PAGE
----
There are several symptoms associated with osteoporosis, and the symptoms you may experience usually depend on your age and medical condition. For example, older men are more likely to suffer from osteoporosis-related back pain, which occurs when the disease results in a fracture or collapse of the spine.
Women, on the other hand, tend to be more likely to experience wrist or hip injuries associated with osteoporosis. They may also notice that due to osteoporosis affecting their spine and hips, they start to bend over and lose height. Of course, the central symptom of osteoporosis is the absence of symptoms at all. According to Dr Andrea Eisenberg, “it’s more of a silent disease until a fracture occurs”.
This is specifically for women who exercise too much. While exercise is normally considered a healthy activity, too much of it can be physiological stress and « disrupt the balance of the hypothalamic-pituitary-ovarian axis in some people, » writes VeryWell Health. The hypothalamus is responsible for controlling a woman’s menstrual cycle. « It sends hormonal messages to your pituitary gland and your ovaries, which in turn trigger ovulation. »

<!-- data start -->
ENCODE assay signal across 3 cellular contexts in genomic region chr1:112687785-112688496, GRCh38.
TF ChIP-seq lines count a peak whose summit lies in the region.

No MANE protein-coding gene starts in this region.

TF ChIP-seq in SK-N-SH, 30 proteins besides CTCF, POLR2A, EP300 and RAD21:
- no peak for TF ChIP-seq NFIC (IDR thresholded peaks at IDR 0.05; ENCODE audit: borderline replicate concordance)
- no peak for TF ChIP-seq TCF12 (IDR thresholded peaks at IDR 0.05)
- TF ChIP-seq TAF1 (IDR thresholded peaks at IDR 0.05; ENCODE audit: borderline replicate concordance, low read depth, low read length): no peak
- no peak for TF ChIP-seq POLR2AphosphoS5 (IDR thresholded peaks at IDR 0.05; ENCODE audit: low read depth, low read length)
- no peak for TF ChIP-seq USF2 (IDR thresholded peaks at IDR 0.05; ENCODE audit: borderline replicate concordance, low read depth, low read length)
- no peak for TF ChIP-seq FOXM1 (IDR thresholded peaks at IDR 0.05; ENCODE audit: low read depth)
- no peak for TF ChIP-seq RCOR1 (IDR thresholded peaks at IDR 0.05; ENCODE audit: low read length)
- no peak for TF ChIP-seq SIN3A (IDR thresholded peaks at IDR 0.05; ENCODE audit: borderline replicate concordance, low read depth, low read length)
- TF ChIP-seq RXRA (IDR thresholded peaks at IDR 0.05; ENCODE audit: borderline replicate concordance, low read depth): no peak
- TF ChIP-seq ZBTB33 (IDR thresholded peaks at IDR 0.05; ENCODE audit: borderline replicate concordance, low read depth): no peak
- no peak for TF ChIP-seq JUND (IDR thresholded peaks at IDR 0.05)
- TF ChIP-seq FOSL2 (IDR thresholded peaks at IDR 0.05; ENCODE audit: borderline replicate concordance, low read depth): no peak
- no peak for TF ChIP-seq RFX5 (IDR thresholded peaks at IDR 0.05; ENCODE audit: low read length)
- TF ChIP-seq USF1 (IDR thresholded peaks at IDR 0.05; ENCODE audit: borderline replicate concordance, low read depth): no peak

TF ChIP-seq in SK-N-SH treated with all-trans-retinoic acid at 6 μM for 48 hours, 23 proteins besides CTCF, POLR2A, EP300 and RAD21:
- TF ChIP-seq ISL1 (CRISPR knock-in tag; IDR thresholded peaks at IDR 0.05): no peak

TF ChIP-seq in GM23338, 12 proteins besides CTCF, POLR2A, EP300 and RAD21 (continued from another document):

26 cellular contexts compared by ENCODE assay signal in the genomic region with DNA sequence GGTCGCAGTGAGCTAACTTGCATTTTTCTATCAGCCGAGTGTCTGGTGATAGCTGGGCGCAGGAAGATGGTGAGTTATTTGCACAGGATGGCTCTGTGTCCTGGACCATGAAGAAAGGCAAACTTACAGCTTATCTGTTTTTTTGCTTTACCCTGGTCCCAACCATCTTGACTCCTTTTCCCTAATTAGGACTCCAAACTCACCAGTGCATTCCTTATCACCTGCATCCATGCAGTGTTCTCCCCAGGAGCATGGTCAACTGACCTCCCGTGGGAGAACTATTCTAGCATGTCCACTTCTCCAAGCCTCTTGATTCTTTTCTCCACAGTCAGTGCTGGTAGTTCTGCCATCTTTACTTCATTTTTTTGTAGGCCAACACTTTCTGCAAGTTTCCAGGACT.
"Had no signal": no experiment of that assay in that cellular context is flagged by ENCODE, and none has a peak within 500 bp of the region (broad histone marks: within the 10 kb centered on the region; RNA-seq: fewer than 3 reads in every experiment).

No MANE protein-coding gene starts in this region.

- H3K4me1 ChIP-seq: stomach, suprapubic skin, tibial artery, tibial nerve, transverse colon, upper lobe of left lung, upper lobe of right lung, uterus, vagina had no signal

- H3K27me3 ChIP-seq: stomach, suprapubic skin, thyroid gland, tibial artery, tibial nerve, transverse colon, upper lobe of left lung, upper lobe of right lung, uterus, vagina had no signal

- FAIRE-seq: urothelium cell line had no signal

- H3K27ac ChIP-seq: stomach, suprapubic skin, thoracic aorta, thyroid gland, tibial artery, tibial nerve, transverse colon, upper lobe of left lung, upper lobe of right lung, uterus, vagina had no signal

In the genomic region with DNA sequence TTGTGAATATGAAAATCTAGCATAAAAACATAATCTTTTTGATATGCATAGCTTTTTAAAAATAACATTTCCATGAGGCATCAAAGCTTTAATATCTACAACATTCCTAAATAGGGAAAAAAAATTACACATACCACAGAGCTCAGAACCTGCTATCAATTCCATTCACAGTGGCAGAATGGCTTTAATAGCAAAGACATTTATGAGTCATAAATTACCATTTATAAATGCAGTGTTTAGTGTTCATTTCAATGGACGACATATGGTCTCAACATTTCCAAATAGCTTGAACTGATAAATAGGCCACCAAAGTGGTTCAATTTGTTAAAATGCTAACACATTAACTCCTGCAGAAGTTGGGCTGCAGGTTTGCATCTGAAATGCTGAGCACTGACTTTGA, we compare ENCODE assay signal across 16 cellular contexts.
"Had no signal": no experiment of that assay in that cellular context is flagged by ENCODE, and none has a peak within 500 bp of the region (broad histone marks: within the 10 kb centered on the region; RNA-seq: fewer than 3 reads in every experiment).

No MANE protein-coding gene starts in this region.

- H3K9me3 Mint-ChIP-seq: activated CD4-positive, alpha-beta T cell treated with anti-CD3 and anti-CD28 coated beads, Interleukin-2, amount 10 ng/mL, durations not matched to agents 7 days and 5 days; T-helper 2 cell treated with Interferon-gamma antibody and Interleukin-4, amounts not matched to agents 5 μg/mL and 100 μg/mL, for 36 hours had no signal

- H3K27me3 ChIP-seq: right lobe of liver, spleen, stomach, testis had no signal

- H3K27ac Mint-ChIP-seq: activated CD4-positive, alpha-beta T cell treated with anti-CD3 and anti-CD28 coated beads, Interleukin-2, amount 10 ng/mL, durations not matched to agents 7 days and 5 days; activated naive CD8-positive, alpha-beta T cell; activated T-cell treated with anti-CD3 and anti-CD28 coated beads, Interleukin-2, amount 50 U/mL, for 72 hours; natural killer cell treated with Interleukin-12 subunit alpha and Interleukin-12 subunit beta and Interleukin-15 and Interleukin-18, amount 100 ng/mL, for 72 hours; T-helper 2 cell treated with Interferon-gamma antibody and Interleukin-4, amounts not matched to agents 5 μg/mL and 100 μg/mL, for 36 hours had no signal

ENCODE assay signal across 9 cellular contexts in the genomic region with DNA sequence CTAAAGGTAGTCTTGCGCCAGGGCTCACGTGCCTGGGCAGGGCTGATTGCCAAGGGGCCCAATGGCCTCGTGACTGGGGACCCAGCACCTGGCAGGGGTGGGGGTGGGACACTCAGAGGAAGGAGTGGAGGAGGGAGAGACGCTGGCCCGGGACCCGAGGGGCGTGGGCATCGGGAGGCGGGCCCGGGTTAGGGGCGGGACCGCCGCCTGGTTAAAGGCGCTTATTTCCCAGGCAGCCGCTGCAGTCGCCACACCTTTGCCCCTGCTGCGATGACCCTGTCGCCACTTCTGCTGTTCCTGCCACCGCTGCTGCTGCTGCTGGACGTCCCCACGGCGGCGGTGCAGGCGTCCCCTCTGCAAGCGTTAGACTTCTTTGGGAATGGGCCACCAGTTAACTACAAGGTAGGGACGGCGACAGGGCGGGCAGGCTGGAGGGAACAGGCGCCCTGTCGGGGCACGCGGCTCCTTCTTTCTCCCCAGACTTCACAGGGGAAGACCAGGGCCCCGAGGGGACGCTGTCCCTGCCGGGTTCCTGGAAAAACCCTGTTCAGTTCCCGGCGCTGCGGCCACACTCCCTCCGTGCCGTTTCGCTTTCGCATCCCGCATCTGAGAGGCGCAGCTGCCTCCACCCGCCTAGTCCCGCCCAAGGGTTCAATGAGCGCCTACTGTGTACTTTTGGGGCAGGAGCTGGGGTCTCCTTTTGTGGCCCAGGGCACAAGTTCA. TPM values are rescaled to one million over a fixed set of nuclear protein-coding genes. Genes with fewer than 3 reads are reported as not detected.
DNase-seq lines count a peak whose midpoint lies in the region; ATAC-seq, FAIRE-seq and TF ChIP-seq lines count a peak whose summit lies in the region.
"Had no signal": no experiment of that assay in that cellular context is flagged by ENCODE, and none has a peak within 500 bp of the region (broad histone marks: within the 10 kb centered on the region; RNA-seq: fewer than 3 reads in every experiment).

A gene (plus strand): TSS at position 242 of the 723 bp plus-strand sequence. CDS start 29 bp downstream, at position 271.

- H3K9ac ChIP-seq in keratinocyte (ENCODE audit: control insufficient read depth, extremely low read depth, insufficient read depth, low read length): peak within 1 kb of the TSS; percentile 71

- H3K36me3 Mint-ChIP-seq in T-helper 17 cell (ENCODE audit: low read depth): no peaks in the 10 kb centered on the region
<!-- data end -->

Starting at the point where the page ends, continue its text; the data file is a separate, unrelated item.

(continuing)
When communication is interrupted, a woman does not ovulate, which means she will not have her period. When a woman misses her period as a result of strenuous exercise, it is called exercise-induced amenorrhea. This can lead to weight loss and « over time her ovaries slow down hormone production, causing her estrogen level to drop, resulting in bone loss and other negative health consequences. »
Anyone who thinks they are exercising too much should talk to their doctor about their risk of getting osteoporosis, especially if there is a family history of the disease.